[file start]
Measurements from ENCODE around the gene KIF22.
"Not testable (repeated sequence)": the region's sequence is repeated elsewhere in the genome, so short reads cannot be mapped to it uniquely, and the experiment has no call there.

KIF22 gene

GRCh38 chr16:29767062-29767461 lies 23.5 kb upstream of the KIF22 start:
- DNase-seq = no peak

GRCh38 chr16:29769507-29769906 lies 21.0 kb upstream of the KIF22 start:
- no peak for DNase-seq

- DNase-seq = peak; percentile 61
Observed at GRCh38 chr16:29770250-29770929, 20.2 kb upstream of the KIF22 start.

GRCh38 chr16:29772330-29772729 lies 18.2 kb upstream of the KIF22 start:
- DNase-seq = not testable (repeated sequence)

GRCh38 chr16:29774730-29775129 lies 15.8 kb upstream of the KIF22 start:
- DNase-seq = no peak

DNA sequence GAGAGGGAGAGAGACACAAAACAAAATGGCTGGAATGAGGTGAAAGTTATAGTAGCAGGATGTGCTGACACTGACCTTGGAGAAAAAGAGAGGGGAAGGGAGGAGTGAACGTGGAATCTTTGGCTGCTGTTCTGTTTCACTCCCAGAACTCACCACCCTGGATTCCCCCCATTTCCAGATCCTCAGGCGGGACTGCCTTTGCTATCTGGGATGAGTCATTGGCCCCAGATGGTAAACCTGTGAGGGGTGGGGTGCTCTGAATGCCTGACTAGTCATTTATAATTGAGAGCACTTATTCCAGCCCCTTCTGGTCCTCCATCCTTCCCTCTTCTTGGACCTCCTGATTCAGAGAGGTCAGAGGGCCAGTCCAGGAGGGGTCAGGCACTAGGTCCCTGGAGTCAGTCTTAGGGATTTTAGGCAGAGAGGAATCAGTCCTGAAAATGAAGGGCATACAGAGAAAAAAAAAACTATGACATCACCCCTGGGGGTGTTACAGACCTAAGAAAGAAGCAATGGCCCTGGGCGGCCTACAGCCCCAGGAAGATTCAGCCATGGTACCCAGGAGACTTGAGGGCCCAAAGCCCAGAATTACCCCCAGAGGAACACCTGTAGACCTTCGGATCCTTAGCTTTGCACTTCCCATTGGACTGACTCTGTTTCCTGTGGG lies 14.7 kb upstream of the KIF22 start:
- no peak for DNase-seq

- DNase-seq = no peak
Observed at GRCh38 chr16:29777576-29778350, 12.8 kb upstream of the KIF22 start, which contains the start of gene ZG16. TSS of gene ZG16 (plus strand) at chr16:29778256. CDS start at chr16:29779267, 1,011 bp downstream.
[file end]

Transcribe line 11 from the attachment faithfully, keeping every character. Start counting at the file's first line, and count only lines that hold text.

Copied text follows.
- DNase-seq = not testable (repeated sequence)